A Resource for the Protected Areas Database of the United States (PAD-US)


PAD-US and City/Regional Park Agencies

UPDATE: The first functionally complete database of U.S. parks and other protected areas, the Protected Areas Database of the United States version 2.1, is now available to inform outdoor recreation planning efforts and applications. From world-famous destinations to local playgrounds, find out where a park is and who manages it in PADUS 2.1. Learn more about the full PAD-US 2.1 inventory, spatial analysis products, and summary statistics.

If you work for  a city parks department or a regional parks and open space district, or for any local public agency, you probably have workable GIS data for your own park holdings. But if you’re looking for what’s around you, or in a broad area of study, you might not have access to good GIS data on parks and open space lands – and if you are at a state border, this may even be a bigger challenge.

Here’s where PAD-US can help you. As the official national GIS inventory of public parks and protected areas, PAD-US covers all types of these lands, everywhere in the U.S. – neighborhood parks, large city parks, regional preserves and much more.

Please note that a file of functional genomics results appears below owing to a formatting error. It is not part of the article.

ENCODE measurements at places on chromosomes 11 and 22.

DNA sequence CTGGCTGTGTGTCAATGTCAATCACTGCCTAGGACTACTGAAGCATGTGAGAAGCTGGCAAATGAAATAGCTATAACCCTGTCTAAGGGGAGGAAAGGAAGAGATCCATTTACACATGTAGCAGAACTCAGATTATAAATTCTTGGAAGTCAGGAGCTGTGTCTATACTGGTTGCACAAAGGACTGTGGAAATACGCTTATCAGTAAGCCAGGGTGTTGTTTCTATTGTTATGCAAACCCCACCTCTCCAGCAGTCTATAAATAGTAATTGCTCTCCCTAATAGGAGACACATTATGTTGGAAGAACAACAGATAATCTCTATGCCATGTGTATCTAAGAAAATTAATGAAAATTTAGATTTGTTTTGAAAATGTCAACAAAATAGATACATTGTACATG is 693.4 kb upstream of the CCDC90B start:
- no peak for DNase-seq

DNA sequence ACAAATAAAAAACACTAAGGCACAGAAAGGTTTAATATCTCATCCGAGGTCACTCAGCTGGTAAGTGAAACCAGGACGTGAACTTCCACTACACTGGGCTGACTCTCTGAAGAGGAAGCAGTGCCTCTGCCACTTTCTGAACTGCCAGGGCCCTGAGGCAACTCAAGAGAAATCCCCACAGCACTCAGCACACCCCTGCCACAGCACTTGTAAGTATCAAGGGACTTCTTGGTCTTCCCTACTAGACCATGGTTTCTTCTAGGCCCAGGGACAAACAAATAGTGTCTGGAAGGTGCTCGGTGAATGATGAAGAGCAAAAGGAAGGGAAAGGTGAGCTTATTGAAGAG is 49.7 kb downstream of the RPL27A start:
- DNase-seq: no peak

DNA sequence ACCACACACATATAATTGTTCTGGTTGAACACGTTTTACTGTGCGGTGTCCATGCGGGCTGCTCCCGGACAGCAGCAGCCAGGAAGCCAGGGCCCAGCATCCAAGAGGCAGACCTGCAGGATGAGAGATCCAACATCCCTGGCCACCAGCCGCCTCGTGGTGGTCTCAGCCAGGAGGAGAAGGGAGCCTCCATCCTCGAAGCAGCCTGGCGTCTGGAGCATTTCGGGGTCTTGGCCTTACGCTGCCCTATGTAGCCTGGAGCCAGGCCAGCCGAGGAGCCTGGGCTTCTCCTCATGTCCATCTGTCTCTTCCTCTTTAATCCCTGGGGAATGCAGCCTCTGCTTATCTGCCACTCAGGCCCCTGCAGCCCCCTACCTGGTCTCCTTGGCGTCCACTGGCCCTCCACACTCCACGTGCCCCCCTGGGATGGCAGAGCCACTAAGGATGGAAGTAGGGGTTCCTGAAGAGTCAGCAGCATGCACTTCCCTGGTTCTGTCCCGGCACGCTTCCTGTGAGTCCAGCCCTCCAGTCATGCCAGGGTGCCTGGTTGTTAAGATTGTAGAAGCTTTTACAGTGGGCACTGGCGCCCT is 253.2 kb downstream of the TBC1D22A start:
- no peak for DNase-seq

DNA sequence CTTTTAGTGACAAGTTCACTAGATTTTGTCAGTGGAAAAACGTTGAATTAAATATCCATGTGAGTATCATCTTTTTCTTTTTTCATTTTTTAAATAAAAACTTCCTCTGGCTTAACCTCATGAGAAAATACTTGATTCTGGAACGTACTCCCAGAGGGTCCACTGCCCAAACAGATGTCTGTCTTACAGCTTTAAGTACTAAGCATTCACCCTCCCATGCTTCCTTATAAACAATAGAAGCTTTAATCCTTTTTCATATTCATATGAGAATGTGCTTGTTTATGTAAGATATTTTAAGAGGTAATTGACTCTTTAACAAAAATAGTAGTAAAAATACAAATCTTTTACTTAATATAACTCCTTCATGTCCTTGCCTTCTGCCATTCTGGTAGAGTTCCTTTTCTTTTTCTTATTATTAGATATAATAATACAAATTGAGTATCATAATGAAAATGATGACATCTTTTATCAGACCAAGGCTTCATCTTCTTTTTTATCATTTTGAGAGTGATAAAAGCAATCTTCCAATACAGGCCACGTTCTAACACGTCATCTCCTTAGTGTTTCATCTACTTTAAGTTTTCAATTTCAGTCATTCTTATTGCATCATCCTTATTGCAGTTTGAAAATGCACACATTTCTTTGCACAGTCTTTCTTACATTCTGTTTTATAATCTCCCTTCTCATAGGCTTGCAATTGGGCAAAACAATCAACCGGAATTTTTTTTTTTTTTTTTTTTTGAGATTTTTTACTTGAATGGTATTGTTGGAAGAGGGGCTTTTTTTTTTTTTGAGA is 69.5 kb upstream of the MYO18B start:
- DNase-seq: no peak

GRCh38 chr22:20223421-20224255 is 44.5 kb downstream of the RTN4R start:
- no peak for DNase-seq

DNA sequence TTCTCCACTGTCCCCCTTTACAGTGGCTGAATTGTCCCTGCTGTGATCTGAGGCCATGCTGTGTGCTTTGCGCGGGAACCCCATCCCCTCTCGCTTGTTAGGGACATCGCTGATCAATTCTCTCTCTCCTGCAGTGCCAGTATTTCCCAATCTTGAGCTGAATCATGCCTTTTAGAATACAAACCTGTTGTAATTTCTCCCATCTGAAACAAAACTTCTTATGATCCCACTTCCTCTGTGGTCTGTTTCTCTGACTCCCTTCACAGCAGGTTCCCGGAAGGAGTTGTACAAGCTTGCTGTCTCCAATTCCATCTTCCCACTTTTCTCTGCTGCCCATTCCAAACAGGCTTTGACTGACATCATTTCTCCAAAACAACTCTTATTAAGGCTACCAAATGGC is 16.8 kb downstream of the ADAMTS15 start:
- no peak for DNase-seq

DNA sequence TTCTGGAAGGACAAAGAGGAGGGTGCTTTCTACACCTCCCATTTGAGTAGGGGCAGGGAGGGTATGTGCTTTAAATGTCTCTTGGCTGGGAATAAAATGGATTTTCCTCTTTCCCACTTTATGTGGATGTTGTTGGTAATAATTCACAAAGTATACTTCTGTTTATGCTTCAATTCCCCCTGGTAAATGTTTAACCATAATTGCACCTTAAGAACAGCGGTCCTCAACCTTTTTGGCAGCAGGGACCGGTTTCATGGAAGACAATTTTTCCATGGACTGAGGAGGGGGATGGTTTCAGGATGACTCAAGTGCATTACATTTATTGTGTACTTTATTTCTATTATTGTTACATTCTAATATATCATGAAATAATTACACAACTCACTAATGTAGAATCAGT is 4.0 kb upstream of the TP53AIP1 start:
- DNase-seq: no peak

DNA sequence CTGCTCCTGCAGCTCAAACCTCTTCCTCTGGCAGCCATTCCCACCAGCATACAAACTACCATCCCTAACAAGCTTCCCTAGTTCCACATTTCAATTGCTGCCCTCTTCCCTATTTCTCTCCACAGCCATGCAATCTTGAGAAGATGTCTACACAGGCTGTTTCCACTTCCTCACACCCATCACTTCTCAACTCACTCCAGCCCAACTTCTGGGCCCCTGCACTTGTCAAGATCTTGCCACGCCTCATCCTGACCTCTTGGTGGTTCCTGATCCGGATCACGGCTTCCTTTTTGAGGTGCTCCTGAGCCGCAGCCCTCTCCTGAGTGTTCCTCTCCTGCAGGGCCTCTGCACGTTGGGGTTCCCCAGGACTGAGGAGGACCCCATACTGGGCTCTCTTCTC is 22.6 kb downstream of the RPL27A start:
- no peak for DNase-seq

But first, a caveat – PAD-US is still being developed and in a number of states, it may not yet have data at the city, county or regional levels.  It does have very good data for most state agencies and very complete data for federal agencies. It also includes data on conservation easements that has been approved for public use by the National Conservation Easement Database (NCED), a nonprofit consortium.  By the end of 2018, PAD-US is expected to have most urban parks, which are the biggest data need at present.

If you’re in a state where PAD-US has good local data (e.g., Massachusetts, Colorado, Oregon, California, Florida, Georgia, etc. – learn more about states and the plan to complete the PAD-US inventory here), the current versions of the data set can be used directly to help with a range of uses. If you’re in a state where local data is not yet complete, you may be looking more at the value PAD-US adds for state/federal lands in your area – particularly in the West, PAD-US may have more of these near your location than you might expect.

Here are just some of the uses PAD-US has for local and regional park agencies –Download more information in this factsheet:

  • Support grant funding applications with information on surrounding areas
  • Help with countywide park planning
  • Enabling Park Prescription projects
  • Assisting with tourism initiatives and services
  • Provide data for benchmarks
  • Helping park advocates
  • Conducting multi-state assessments
  • Facilitating SCORP needs reviews
  • Collaborating with public health departments on outdoor activity
  • Providing web developers with consistent data for park finder applications

There are other ways PAD-US can help, too – and if you’ve used PAD-US for any of your projects, by all means contact the PAD-US team and tell us your experience!

Finally, here’s a 45 minute recording of a PAD-US webinar describing how PAD-US works and highlighting particular ways it can connect to park and recreation planners, analysts and others.